1. ICO advisory note on publishing spreadsheets

    Following the PSNI and other recent data breaches, the ICO has issued guidance to public authorities. This guidance suggests a temporary stop on publishing Excel-style spreadsheets in response to FOI requests made via online platforms like WhatDoTheyKnow. The full advisory note is available online

    The advisory note emphasises that this is not a reason not to disclose requested information. Instead, the ICO says to release the information from original source spreadsheets as a CSV file – a simpler format than Excel Workbooks, with less potential for including hidden sheets or metadata that can lead to an accidental breach.

    A focus on file formats is a blunt measure, and one that will need to be superseded by better procedures and technical processes.

    We support authorities releasing data in the most appropriate format for the information being requested. This may sometimes mean an extract from a table, and sometimes a complete document. Excel spreadsheets are legitimate public documents, and information released in this format can be hugely valuable. It’s important to develop processes where they can be released safely. 

    Significant data breaches involving Excel files clearly show the risks when data management and release processes fail. These include not just breaches we see through WhatDoTheyKnow, but through disclosure logs and releases made directly to requesters. This is an opportunity for public authorities, the ICO and us at WhatDoTheyKnow to reflect on how we can best deliver the huge benefits of public transparency while safeguarding personal data. 

    Modern authorities need to be good at handling data. Data breaches happen at the intersection of technical and human processes. The FOI team can be the last link in the chain of a data breach when they release the information, but the root cause often goes back to wider organisational issues with the handling of sensitive data.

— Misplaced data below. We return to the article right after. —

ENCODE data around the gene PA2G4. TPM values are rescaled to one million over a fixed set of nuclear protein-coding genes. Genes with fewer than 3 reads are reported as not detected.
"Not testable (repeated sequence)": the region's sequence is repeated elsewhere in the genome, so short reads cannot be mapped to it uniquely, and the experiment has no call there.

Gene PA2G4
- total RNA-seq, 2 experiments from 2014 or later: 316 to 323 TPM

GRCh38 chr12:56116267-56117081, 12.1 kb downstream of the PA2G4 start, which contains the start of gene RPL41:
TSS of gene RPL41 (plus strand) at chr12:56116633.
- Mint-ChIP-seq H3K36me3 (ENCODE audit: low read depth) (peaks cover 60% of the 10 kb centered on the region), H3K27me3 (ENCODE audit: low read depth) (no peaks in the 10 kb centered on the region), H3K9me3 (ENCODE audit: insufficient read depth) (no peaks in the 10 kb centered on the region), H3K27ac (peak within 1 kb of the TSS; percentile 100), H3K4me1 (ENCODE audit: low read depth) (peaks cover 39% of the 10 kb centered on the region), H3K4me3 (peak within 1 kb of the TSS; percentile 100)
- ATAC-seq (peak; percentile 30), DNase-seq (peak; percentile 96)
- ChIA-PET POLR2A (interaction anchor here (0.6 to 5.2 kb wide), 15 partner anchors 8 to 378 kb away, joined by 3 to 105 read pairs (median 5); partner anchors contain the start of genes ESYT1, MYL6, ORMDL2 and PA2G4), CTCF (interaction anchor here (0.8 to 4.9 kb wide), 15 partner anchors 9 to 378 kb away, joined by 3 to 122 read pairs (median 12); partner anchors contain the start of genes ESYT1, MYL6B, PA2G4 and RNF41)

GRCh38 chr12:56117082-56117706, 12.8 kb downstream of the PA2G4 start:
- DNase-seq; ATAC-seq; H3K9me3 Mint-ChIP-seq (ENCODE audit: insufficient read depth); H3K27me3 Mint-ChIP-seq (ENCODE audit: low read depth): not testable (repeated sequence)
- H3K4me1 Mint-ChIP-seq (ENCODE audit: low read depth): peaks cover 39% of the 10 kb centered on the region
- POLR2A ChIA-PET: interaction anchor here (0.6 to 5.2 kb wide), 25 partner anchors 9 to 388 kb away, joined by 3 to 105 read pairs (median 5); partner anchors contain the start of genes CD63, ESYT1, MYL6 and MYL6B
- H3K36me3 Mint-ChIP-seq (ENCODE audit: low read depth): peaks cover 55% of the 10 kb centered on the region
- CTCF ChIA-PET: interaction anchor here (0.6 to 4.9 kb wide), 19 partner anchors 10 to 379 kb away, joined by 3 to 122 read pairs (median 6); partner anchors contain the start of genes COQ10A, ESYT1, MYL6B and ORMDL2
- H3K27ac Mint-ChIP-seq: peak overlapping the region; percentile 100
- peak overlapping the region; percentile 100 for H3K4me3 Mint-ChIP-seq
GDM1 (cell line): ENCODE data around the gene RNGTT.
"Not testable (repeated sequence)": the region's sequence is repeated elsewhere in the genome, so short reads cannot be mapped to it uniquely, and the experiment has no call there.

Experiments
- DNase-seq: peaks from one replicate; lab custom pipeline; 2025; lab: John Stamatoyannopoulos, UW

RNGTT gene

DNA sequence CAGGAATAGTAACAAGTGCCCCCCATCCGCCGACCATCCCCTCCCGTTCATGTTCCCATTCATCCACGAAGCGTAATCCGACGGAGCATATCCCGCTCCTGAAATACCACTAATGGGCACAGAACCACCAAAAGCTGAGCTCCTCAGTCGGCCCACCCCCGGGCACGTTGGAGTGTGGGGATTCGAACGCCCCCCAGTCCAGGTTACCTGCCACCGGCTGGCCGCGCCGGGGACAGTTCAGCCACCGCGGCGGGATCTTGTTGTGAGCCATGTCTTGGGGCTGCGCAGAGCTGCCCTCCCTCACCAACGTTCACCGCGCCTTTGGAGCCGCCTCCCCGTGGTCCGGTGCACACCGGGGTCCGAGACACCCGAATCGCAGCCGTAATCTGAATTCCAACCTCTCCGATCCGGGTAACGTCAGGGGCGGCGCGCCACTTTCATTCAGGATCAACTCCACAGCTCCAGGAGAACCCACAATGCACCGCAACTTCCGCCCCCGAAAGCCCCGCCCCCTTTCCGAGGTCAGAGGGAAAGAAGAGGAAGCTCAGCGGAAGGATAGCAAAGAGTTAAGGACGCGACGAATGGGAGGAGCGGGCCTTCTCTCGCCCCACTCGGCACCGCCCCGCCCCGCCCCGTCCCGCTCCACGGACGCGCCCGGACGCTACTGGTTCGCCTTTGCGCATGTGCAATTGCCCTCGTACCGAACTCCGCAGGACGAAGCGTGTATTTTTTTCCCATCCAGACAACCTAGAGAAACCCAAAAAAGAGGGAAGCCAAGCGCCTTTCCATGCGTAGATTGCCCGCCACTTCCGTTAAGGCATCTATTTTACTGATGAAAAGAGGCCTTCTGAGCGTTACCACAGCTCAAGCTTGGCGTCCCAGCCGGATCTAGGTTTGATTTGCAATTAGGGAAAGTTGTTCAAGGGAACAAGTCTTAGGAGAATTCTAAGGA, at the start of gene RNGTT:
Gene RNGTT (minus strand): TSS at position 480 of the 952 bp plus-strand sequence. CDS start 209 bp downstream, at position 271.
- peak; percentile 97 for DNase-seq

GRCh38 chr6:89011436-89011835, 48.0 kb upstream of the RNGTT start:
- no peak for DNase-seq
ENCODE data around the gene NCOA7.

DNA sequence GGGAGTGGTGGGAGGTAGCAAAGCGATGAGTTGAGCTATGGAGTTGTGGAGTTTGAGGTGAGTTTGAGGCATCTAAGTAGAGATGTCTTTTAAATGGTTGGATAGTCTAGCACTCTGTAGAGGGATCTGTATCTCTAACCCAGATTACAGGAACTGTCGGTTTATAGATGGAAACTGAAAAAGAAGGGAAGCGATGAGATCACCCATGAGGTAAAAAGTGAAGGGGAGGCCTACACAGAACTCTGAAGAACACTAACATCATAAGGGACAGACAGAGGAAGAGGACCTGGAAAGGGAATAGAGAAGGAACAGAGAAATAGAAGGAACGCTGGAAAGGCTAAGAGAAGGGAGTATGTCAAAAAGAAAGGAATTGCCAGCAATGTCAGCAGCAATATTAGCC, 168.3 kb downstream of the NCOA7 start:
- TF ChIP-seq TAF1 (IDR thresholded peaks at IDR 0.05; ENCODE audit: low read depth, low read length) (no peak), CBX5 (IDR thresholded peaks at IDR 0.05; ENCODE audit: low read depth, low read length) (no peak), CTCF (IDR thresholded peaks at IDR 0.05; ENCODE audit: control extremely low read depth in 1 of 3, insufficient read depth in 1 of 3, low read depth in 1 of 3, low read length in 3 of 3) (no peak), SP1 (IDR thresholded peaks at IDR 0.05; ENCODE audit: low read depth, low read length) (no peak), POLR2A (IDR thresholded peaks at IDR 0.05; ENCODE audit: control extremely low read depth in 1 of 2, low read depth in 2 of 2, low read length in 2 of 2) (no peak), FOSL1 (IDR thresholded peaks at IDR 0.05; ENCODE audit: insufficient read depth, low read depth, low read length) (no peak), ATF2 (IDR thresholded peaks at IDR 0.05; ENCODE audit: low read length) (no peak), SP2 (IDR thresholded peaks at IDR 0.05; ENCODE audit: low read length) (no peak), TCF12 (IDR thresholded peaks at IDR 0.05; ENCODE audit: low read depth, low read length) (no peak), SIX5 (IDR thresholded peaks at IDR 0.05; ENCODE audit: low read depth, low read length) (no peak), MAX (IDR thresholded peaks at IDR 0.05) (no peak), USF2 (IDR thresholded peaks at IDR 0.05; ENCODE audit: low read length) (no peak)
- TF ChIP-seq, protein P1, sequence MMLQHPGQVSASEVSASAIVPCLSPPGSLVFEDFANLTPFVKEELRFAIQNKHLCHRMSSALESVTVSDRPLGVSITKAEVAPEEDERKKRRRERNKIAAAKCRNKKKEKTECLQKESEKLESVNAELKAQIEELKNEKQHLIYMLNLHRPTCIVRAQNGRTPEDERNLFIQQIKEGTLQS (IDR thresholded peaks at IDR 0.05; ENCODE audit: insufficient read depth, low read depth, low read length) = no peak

In the short run, the ICO has recommended training for staff involved with disclosing data. Many teams already have excellent processes and do excellent work, but all authorities should take this opportunity to consider their responsibility on the data they hold, and have appropriate processes in place.

    Long term progress means developing good universal processes that keep data safe, regardless of the format of the data or how the data is released. All FOI releases should in principle be treated as if they are being released to the public, because the authority’s ability to stop a data breach ends when the information is released. Making FOI responses public produces huge efficiencies for the public sector, increasing transparency in practice, and multiplying the benefit to society of the information released. 

    Technology can also be part of the solution – we need to understand more about why existing technical ways of removing hidden information from Excel spreadsheets are not being used (as described in the ICO’s established guidance on disclosing information safely), and how new tools or guidance can make it easier to release data safely. 

    A core part of our work at WhatDoTheyKnow is dealing with the practical reality of promoting public transparency while protecting personal information. We take data breaches seriously and have processes in place for dealing with them as promptly as possible. We continue to plan and work to help reduce the occurrences and impact of personal data breaches through both our procedures and technical approach. 

    By monitoring how authorities respond to requests on WhatDoTheyKnow, we will seek to understand how this guidance is working in practice, and engage with the ICO and other organisations to promote effective long term approaches to this problem. 


    Notes on the content of the advisory

    Below is our understanding of the advisory note by subject matter:

    Freedom of Information requests

    • Continue to comply with FOI responsibilities. This guidance is about releasing information in a way that reduces risk of accidental disclosure. 
    • Temporarily, do not release original source spreadsheets to online platforms like WhatDoTheyKnow. Instead – convert and release to CSV files.
    • If that is not possible, then:
      • Ask if the Excel sheet can be sent to a separate (non-public) address. Proceed with the original address if they ask for this. 
      • In all releases, go through processes to ensure there is no data breach in the material.